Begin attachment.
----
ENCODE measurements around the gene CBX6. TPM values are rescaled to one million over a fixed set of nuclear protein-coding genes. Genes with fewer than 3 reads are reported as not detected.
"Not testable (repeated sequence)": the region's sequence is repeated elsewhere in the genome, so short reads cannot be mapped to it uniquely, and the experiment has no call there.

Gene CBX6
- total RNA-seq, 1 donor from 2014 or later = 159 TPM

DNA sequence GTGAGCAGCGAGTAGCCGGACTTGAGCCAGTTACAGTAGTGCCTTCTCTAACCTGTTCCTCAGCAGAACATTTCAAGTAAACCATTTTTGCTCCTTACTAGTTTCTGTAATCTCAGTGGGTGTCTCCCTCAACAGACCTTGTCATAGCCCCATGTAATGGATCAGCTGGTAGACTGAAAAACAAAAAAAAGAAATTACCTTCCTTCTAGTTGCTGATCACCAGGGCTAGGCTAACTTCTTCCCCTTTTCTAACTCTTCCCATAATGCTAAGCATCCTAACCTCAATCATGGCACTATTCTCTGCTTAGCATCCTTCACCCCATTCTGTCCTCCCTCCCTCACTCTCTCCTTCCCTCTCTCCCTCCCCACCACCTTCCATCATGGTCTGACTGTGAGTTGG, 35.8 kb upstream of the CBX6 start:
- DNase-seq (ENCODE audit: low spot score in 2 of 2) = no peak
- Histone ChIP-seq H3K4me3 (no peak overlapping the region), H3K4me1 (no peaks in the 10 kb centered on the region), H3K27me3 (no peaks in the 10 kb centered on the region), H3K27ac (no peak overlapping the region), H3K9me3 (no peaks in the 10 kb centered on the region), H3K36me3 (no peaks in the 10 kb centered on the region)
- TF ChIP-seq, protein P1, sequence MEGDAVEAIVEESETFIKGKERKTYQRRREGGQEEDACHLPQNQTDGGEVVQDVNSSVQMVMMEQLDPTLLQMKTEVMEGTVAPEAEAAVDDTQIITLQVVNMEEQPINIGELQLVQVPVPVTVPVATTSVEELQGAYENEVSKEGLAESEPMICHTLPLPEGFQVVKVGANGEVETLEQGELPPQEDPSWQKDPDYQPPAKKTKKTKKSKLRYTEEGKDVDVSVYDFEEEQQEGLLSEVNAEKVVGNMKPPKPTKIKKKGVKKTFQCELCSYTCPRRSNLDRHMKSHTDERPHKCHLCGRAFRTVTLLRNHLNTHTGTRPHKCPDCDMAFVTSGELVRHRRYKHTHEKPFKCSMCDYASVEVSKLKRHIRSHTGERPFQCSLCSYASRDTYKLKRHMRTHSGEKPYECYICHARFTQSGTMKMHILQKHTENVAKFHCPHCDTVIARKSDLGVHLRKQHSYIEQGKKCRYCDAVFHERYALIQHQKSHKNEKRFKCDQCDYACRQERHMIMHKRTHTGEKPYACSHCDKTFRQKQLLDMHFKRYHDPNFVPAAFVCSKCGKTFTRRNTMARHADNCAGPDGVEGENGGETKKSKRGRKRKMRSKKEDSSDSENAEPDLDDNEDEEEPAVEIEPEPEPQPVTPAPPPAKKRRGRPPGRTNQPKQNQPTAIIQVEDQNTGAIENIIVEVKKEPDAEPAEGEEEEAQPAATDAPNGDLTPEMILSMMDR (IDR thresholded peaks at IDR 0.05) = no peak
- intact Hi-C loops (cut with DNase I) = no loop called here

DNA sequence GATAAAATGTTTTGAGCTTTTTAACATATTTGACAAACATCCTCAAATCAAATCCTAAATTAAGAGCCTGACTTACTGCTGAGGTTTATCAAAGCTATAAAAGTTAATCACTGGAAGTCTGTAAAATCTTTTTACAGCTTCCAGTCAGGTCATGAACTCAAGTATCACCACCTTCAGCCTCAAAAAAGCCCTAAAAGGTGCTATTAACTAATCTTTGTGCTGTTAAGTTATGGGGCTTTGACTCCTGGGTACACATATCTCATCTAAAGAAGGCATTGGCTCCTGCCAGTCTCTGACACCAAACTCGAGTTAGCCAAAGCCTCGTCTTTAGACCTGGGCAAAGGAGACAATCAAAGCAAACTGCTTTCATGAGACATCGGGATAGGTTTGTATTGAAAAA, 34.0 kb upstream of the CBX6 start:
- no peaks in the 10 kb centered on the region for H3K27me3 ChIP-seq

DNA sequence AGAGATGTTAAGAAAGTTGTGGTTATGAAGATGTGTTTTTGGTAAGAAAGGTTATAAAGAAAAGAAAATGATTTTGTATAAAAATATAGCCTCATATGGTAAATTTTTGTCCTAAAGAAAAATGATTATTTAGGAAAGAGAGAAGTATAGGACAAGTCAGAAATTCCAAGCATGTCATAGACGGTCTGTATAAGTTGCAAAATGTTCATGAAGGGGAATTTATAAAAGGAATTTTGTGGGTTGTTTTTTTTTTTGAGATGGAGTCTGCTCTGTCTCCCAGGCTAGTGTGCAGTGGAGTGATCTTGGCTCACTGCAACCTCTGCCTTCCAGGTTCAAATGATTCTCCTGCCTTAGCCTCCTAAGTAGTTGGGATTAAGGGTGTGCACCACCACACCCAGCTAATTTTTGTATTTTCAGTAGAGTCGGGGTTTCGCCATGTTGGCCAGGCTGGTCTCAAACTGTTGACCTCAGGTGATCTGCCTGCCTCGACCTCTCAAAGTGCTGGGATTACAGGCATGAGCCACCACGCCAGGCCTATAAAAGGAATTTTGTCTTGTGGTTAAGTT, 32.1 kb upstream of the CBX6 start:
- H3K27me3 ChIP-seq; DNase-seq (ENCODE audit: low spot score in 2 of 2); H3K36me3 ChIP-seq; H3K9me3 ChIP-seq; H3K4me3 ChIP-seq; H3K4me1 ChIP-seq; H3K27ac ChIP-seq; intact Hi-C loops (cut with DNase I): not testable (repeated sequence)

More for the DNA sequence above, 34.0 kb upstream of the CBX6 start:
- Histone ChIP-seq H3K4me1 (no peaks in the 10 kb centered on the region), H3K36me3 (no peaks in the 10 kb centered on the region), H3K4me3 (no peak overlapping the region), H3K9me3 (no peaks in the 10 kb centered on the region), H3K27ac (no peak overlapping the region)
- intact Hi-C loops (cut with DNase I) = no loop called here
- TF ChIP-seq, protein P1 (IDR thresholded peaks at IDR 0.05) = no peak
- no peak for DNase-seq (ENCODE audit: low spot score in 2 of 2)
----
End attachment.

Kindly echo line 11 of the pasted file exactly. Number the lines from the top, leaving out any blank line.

- no peaks in the 10 kb centered on the region for H3K27me3 ChIP-seq